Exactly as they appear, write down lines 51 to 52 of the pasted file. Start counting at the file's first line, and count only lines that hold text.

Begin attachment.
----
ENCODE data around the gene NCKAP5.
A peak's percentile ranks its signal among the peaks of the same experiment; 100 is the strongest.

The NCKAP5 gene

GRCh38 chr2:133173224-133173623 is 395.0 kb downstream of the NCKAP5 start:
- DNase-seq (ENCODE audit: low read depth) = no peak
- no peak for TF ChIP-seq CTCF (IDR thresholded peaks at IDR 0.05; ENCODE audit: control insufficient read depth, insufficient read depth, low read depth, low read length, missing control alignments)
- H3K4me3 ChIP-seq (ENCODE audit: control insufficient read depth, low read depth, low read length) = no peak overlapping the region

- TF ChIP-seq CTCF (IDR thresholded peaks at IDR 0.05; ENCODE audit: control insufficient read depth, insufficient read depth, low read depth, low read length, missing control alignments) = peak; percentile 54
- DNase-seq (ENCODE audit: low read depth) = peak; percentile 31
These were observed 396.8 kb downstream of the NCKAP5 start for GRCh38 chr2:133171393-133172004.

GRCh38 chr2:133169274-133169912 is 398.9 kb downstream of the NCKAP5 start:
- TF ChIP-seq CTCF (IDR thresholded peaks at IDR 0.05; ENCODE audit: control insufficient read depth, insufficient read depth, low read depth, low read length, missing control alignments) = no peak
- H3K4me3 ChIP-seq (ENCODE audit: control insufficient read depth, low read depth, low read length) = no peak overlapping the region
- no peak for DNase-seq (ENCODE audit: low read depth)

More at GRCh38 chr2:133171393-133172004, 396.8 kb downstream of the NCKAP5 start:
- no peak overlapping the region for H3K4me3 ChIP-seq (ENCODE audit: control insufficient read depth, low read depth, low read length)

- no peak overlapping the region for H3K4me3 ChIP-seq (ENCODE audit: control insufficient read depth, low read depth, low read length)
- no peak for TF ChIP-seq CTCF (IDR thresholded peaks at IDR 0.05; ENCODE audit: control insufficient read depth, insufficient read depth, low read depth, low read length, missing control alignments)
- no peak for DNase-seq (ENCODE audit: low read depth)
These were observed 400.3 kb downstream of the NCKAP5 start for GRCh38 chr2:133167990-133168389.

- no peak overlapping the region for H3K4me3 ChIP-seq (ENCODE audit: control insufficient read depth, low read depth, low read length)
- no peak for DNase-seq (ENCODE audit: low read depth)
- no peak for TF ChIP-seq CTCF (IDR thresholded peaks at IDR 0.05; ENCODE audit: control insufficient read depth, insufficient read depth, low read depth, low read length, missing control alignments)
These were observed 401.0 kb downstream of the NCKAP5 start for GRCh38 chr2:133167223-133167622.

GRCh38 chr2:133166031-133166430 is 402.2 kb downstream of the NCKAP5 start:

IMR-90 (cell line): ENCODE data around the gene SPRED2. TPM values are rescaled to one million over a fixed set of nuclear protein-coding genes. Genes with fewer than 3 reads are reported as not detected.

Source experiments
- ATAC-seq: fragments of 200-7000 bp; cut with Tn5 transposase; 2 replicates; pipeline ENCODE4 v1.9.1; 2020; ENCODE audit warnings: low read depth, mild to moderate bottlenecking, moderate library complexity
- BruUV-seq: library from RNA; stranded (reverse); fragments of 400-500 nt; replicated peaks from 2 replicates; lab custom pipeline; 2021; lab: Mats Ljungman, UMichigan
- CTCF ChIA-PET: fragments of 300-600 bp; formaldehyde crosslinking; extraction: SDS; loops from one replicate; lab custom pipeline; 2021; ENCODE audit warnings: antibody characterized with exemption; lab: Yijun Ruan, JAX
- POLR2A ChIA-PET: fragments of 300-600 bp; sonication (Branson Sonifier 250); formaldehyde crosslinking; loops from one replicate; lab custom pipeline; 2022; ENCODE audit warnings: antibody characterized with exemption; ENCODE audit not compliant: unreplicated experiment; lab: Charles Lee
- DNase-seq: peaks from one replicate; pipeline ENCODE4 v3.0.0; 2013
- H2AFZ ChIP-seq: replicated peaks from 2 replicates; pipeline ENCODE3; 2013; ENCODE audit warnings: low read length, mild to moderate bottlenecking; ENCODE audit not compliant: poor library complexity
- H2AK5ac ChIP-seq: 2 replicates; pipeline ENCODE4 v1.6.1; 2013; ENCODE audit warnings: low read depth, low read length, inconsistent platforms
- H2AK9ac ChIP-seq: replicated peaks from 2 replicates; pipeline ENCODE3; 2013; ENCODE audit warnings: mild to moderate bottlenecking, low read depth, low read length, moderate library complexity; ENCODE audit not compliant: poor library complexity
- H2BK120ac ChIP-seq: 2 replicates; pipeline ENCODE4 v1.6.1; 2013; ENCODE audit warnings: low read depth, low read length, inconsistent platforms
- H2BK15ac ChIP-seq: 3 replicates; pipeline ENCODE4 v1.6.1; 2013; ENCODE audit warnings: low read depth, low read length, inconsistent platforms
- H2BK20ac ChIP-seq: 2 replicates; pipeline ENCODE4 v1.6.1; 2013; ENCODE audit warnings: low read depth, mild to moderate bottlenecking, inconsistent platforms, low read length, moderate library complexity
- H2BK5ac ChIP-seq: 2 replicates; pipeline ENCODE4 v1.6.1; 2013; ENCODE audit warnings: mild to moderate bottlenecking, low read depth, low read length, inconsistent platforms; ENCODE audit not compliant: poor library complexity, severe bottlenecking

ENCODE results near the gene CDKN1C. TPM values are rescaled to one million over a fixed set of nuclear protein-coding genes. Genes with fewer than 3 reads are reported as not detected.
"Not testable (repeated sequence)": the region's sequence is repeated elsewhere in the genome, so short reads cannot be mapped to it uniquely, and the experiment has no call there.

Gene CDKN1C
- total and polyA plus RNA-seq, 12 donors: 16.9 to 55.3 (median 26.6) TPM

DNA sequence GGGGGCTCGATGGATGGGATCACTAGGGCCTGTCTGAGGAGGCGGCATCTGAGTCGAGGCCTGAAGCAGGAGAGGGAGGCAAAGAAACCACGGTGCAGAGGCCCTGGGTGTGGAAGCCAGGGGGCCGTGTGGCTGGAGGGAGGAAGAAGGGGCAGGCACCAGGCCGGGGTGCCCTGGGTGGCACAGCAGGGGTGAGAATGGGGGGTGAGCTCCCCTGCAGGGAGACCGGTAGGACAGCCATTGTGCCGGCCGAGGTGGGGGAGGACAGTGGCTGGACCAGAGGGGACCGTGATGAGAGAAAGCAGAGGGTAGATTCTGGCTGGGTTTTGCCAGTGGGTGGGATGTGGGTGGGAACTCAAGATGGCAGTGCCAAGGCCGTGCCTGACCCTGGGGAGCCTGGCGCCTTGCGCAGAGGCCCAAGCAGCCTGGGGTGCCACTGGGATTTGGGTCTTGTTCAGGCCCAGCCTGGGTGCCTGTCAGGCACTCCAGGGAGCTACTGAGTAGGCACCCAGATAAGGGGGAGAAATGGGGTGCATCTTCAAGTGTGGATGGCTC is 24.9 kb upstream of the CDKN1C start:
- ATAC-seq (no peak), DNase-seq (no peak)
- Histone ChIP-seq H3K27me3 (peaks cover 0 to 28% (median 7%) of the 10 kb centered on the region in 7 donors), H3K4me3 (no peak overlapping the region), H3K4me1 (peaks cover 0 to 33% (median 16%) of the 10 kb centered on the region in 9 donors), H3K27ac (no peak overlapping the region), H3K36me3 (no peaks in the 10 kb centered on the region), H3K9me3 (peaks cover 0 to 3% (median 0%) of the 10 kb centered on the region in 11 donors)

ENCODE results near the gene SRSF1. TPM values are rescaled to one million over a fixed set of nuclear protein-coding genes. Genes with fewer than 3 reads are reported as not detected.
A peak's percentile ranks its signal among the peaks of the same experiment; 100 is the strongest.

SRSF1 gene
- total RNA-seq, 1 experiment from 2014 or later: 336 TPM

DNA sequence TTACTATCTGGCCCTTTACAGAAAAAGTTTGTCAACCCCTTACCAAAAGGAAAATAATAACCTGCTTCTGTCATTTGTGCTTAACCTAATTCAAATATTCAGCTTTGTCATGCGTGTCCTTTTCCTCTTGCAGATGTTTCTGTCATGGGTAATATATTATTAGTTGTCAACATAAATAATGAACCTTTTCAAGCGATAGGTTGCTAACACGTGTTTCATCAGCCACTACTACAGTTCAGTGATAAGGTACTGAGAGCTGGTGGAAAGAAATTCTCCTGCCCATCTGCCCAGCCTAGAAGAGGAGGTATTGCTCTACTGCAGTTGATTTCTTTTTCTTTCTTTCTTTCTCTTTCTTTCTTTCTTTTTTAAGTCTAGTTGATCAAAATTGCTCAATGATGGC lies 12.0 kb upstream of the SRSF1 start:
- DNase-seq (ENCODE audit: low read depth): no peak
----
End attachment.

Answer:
DNA sequence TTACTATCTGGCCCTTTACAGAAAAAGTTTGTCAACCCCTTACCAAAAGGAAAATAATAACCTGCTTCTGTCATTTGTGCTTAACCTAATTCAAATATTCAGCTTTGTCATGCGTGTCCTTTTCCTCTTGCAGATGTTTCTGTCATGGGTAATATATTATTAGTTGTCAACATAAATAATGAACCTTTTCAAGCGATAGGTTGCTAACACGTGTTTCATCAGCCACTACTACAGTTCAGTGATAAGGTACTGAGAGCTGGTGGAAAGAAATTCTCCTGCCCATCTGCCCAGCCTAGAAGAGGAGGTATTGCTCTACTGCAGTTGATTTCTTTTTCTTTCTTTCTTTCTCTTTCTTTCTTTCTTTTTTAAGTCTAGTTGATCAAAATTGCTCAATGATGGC lies 12.0 kb upstream of the SRSF1 start:
- DNase-seq (ENCODE audit: low read depth): no peak